Friday, April 5, 2013

Should We Disgust People into Learning?

If you have 30 minutes to spare I suggest you listen to this podcast from about a year ago. A friend and  colleague pointed it out, saying it has implications for computing education. You will decide for yourself what
Appealing to Your Better Nature
the real take home message is. (Subject Matter Hint: germs and money)

I have been reading a lot lately about global and national trends in technological development, global infrastructure and how different nations are investing in R&D, and STEM education to support it. Fascinating, because although you may be aware that certain other countries are leaping ahead or behind, some of the data is mind blowing. China for example is plowing so much funding into technological infrastructure and the education to produce a workforce to support it that I almost choked. Want to get your mind blown too? Read just the Overview section of these Science and Engineering Indicators for 2012 . Russia, meanwhile, is on more of a slide than I realized. Interesting...

Of course there is the looming environmental disaster in China (poisonous smog, pig carcasses in the water) that seems to be growing as fast as their infrastructure investments.

One of the points made in that podcast about germs and finances in relation to American bad habits, might or might not have something to say here. In the podcast, it seemed that people are effectively shamed, tricked and frightened into doing the right thing for health and the environment. Change was more effective via those routes than through education about why they should do the right thing.

Part of the reason, not discussed in the podcast, was likely the emotional as opposed to cognitive aspect of being shamed and publicly embarrassed. It is well established that, in spite of what people say and think they will do sometimes they don't do it - until they have an emotional reason to do so. It is easy to think your way around a tough issue or to just shelve it for later, thus effectively not addressing it. On the other hand, if you don't want to show your face because of the reaction you will get from others, then you are more likely to alter your behavior.

But...does this mean we should put more focus on behavioral change through shaming, tricking and frightening people? In classroom settings, in work settings, in global politics?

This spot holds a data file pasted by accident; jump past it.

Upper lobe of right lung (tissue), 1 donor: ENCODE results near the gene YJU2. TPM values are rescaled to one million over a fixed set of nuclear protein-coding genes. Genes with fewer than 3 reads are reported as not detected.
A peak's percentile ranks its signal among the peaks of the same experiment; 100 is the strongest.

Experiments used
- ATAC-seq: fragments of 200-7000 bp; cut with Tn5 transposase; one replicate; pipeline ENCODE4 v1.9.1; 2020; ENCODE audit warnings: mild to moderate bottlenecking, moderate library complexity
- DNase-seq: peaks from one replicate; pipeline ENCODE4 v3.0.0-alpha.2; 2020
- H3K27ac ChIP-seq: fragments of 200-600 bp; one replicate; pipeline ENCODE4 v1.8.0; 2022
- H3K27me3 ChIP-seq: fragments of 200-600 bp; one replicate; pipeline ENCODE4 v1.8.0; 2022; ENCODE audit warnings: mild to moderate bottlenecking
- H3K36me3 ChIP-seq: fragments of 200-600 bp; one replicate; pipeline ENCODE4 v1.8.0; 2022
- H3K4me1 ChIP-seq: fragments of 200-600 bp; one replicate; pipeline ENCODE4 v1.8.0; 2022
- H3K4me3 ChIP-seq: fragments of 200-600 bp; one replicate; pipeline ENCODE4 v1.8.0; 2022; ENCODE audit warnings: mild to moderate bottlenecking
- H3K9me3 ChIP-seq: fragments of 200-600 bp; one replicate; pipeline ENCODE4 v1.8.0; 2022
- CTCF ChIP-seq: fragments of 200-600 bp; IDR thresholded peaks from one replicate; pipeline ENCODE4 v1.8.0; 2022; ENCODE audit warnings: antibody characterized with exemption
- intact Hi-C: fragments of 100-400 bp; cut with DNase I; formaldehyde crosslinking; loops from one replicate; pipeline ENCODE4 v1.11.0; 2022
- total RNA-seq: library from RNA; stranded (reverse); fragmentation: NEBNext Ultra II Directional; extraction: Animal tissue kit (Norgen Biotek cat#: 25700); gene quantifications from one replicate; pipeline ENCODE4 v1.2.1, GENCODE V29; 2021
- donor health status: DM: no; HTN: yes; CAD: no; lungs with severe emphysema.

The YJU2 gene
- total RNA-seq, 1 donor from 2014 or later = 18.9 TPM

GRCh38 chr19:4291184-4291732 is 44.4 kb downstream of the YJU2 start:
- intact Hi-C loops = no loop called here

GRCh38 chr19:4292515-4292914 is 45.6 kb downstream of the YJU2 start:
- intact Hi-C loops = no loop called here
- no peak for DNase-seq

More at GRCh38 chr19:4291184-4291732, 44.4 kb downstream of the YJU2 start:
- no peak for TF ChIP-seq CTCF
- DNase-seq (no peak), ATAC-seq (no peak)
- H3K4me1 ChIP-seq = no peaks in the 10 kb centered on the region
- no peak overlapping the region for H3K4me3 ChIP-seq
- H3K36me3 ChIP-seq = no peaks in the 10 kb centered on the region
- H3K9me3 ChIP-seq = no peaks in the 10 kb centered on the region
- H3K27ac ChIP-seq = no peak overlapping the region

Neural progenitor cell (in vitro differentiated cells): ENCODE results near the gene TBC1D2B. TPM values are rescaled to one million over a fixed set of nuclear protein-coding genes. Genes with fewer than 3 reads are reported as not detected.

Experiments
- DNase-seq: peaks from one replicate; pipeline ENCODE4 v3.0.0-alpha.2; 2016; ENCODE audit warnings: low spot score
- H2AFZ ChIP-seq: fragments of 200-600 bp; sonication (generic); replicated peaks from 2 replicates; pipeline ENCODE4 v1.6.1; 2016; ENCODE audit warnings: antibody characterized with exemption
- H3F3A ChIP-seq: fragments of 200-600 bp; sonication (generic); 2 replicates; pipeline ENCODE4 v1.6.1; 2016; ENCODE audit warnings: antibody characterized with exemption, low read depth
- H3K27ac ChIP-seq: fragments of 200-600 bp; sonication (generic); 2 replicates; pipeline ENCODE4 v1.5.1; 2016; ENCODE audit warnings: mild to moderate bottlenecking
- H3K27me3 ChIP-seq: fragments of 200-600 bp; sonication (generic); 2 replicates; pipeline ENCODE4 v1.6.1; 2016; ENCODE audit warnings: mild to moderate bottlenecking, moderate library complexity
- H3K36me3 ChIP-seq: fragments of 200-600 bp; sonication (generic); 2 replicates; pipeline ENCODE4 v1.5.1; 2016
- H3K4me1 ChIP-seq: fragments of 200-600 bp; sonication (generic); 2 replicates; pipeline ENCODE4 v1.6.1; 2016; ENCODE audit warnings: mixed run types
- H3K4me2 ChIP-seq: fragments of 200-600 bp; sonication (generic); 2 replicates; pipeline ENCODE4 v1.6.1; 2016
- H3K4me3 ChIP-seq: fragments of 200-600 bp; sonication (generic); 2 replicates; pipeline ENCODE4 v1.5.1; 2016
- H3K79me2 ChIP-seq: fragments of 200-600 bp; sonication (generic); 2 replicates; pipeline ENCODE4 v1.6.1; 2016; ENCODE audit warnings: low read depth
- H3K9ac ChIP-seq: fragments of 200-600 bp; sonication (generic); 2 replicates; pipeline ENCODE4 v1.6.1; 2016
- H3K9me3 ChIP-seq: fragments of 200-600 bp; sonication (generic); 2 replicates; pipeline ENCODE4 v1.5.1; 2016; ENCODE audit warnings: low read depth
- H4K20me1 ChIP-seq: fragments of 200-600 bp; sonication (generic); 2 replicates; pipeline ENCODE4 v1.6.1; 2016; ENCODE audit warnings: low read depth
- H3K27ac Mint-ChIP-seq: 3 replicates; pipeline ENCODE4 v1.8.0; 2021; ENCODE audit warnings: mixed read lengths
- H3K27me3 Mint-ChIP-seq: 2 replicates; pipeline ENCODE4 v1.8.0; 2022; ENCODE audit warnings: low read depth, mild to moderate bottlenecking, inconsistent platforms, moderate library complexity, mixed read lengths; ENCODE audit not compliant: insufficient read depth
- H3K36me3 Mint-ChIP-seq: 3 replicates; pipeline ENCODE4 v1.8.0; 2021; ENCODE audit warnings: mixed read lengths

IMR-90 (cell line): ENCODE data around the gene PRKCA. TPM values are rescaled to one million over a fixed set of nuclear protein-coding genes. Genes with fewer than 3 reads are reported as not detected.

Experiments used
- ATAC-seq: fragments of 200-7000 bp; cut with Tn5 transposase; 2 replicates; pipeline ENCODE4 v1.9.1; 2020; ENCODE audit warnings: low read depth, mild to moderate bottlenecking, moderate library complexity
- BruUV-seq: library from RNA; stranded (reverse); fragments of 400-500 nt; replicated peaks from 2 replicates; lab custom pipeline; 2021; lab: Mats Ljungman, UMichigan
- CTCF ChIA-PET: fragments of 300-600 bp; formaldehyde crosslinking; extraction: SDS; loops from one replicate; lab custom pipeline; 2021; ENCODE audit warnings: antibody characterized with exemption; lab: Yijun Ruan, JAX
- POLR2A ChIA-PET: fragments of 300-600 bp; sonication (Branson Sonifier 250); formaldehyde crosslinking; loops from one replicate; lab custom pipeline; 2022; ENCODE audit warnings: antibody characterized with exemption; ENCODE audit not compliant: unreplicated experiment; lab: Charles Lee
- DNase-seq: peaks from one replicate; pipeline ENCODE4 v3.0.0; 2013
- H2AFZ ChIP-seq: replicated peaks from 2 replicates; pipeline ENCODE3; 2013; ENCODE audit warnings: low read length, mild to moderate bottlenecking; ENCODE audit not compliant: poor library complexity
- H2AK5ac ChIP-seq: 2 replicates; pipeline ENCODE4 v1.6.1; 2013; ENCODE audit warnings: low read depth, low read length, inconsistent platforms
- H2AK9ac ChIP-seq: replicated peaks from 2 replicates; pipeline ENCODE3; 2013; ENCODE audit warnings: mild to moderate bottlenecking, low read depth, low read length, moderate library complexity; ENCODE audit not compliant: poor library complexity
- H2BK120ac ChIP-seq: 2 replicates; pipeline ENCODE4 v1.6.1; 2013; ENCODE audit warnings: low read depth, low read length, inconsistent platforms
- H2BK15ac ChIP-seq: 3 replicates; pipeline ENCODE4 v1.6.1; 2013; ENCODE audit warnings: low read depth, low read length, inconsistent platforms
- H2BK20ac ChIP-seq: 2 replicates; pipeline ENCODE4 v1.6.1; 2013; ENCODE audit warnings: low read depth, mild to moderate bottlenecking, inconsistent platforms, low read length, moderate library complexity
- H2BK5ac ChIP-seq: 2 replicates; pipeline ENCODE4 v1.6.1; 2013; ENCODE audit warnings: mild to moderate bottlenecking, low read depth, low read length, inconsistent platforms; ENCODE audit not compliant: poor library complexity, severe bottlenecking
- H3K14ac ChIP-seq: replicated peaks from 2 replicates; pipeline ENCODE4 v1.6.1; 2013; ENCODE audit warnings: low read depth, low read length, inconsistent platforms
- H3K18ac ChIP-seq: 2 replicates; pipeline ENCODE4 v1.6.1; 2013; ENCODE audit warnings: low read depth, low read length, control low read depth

Before you reach any decision, you should also check out this book, just to make sure you are fully informed of all the ways people might think about the issues: "Theories of International Politics and Zombies". I read this almost without stopping and found myself educated in great depth political theory. Something I would not likely have ever considered putting time into, much as I like to be well informed about what is going on in the world.

Combine what you learn about Zombie politics with what you know about extrinsic and intrinsic motivation, and then add in what you know about deep vs. surface learning, and then add in what you know about effective longitudinal behavioral change.

Then you tell me: will shaming people into doing what you want, will humiliating them, will berating them or just plain embarrassing them, lead to deep learning and long term change?

I almost completely stopped drinking cow milk after learning about federal guidelines listing how much pus is allowable in cartons of milk, organic or otherwise (gross, gross I wish I could get that out of my head!). But have I really lost interest in milk? Have I really changed? What have I really learned (aside from a truly disgusting factoid)?

You can disgust me out of cow milk in my tea and cereal, but I'm already subliminally looking for ways to subvert the problem.

Zoom back out to bigger issues of education, business and politics. What have you learned?

No comments:

Post a Comment